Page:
We believe it is better to prepare for an unpleasant possibility today than meet it unprepared tomorrow. The unpleasant possibility is an infrastructure collapse. Our efforts are unlikely to prevent a collapse but, hopefully, mitigate some of its effects.
Our society is very dependent on a very complex infrastructure. A worst case collapse scenario would result in a major global atomic war and a nuclear winter. Since we can find little to mitigate such a scenario we will consider a bad case scenario. A bad case scenario for the results of an infrastructure collapse is almost nothing coming from more than 50 miles away for an extended period of time, possibly years. Less than half the population of industrial countries is likely to survive such a collapse.
People will need different information, tools and skills to survive in a post-collapse environment. Few people in developed countries have these skills. The primary objectives of the postCollapse organization is providing this information and the information needed to develop these shills.
We intend to mitigate the effects of an infrastructure collapse by:
identifying skills, knowledge and tools that will be needed in a post collapse community,
collecting, organizing and refining relevant information,
disseminating this information.
Much of this work would be relevant and useful in less traumatic circumstances. Most of it is also relevant to a longer term goal of supporting a sustainable society.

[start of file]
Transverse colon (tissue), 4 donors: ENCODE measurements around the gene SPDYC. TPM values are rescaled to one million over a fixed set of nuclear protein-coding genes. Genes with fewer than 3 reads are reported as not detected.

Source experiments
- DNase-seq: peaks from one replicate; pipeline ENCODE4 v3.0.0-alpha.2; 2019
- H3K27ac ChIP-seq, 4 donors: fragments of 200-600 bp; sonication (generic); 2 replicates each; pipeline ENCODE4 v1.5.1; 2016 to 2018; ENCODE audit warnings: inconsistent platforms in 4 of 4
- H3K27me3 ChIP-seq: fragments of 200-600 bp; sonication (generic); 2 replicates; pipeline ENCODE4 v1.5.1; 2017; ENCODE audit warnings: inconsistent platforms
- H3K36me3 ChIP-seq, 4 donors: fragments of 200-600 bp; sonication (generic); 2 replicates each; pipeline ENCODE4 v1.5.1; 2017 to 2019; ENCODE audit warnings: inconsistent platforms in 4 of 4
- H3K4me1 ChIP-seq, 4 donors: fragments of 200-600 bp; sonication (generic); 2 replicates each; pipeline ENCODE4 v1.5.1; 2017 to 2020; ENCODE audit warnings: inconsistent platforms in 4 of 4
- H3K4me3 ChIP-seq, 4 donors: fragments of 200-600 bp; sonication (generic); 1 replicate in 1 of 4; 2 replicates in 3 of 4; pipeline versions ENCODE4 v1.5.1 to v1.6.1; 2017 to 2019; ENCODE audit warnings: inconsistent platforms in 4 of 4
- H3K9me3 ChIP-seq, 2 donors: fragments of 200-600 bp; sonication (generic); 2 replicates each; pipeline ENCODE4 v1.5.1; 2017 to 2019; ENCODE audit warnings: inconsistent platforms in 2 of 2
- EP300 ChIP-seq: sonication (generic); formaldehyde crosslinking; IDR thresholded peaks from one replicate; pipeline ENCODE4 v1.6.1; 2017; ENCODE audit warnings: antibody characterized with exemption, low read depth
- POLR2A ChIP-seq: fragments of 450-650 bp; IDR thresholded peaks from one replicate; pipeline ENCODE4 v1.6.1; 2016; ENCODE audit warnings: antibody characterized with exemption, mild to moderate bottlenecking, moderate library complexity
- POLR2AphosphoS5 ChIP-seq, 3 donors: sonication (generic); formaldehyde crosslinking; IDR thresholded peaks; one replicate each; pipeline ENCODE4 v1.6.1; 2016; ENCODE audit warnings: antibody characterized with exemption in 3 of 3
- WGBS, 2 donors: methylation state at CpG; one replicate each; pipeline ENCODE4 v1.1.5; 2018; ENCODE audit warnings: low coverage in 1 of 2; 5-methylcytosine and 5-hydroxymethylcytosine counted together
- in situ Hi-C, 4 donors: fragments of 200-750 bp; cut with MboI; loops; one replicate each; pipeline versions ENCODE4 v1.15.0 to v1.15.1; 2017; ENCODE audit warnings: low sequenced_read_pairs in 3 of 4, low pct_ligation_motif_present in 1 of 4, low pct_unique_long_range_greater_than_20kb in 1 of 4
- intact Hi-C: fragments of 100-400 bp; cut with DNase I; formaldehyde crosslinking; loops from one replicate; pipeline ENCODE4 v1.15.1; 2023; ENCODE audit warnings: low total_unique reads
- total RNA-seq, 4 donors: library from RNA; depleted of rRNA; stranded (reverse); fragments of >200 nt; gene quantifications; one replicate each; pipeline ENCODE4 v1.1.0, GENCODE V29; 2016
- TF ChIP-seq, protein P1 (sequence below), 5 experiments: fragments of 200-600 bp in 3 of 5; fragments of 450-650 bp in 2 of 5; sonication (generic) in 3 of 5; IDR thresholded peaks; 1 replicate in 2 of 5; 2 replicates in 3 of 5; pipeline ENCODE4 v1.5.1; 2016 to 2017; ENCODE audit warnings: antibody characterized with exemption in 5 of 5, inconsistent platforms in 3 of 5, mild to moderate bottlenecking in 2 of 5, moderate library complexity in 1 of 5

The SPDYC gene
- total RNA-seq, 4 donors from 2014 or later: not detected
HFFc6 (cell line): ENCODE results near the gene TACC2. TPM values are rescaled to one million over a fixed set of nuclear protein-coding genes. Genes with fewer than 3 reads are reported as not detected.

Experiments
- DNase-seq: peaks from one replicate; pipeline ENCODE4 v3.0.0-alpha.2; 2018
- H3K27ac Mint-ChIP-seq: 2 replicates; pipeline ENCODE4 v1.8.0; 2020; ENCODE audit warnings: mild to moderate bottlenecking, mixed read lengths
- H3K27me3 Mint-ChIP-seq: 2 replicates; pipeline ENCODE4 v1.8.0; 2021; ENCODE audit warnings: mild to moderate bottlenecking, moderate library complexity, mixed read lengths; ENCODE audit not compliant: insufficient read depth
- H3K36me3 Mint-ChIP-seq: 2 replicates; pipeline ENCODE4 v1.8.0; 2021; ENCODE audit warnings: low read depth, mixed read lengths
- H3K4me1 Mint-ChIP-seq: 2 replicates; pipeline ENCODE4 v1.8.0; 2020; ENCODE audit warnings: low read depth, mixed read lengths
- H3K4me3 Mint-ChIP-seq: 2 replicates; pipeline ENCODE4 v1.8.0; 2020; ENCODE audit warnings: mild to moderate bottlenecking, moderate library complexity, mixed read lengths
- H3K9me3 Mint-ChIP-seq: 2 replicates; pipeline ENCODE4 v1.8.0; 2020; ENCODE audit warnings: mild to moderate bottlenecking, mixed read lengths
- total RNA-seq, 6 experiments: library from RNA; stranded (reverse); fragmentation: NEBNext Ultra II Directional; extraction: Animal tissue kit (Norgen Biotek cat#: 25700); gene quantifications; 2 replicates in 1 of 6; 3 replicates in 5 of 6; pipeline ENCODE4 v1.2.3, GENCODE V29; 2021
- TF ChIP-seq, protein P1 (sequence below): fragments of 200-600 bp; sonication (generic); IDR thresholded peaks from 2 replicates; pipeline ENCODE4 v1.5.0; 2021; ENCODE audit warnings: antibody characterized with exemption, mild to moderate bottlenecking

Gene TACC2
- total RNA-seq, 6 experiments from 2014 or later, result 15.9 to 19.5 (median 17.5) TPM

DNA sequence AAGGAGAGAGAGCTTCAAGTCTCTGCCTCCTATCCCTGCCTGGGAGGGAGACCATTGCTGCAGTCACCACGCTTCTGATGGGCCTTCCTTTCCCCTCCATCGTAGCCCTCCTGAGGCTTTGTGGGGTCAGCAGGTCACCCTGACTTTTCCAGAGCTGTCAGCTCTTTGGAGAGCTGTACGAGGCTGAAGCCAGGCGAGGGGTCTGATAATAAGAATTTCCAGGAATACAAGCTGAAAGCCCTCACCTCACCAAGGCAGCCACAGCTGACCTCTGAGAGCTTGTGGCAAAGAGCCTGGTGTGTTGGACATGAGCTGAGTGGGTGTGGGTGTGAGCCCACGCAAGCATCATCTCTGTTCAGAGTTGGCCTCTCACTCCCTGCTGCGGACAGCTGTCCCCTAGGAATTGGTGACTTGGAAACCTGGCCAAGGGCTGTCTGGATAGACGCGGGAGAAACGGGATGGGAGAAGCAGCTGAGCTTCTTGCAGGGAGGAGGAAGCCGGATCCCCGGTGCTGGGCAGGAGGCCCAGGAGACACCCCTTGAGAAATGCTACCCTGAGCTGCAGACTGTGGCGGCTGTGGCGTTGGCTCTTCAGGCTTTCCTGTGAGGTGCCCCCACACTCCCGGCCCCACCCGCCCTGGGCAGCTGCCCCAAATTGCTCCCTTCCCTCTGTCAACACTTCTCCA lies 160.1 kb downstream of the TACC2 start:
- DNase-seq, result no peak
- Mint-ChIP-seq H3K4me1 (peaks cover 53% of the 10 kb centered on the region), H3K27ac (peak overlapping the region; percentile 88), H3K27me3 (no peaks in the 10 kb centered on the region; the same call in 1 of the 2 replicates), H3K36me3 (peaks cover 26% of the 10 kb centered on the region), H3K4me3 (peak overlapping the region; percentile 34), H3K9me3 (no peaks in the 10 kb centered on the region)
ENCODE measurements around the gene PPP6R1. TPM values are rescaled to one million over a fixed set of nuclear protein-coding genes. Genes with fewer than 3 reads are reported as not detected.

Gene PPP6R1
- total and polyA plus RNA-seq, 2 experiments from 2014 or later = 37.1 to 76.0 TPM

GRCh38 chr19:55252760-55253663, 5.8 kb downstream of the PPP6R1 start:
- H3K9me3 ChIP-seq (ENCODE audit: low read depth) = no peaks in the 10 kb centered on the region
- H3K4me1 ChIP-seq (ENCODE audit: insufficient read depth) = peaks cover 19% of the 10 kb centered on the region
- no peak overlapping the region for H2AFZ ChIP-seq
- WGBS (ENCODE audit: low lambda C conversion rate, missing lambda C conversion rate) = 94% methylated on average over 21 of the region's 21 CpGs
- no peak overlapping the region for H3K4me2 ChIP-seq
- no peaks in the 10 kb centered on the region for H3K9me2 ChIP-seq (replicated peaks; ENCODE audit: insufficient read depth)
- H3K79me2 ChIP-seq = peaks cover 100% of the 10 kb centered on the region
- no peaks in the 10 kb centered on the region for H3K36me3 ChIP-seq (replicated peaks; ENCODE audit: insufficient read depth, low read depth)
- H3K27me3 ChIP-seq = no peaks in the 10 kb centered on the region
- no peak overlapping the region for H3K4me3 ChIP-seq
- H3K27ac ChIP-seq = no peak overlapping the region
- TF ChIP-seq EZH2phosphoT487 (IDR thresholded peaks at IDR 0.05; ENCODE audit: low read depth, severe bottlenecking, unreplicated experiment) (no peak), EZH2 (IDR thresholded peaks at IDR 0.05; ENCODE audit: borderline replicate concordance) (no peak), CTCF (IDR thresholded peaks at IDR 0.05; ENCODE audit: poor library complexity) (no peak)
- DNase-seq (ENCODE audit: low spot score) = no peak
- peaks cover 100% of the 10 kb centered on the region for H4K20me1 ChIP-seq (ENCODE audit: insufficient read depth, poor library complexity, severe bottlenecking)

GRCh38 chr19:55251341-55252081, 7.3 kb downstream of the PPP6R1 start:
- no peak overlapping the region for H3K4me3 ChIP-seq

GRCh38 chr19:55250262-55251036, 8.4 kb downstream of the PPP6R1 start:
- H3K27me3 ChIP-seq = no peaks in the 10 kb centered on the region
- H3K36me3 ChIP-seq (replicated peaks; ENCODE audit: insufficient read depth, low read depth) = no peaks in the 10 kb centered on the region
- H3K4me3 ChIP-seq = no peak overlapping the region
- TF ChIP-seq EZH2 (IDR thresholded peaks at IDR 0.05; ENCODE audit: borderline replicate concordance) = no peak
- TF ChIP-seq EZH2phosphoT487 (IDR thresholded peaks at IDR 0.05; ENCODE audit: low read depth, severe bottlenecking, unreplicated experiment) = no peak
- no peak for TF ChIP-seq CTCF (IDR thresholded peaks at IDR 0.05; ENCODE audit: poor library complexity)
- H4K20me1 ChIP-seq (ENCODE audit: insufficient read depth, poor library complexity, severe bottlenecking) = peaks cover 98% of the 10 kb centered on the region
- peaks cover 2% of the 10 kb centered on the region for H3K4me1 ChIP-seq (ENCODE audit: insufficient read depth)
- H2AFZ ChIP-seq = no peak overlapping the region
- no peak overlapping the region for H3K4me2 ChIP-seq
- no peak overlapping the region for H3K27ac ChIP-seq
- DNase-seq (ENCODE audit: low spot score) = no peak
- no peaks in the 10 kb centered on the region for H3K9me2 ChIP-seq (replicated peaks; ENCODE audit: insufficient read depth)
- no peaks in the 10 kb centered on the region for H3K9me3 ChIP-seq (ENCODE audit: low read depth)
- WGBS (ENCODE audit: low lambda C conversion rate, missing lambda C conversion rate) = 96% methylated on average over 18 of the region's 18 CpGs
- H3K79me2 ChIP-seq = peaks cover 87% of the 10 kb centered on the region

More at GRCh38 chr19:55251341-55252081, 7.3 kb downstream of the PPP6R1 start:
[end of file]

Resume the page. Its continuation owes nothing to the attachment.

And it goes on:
To see why we believe a collapse is not only possible but probable see reasons for a collapse. Links to other web sites considering a potential collapse are also found there.
This website (postcollapse.org) deals with objectives, background, and organization.
A companion web site PostCollapse.info posts the results of our work. This work will be organized into projects. Projects will find out and explain:
How does one make something? ,or
How does one do something?
without our current infrastructure support.
The make something or do something will vary from project to project. Posting the information, or where to find it, on the website will make it easy for people to find and make copies for their own use.
Most projects will only require searching available sources and sorting out their results. Some projects will, however, require design and/or experimentation. Most of the somethings will be practical like making basic tools or growing medicinal herbs. However, we will also post some things, like making musical instruments, that could provide enrichment for an isolated post-collapse community.
Some initial projects will focus on developing a list of the important somethings. For example: What is needed to operate a farm? What is an alternative for each essential thing unlikely to be unavailable in a post-collapse world? Posting a list of difficult problems can possibly get some creative people thinking about them, and maybe finding answers to these problems.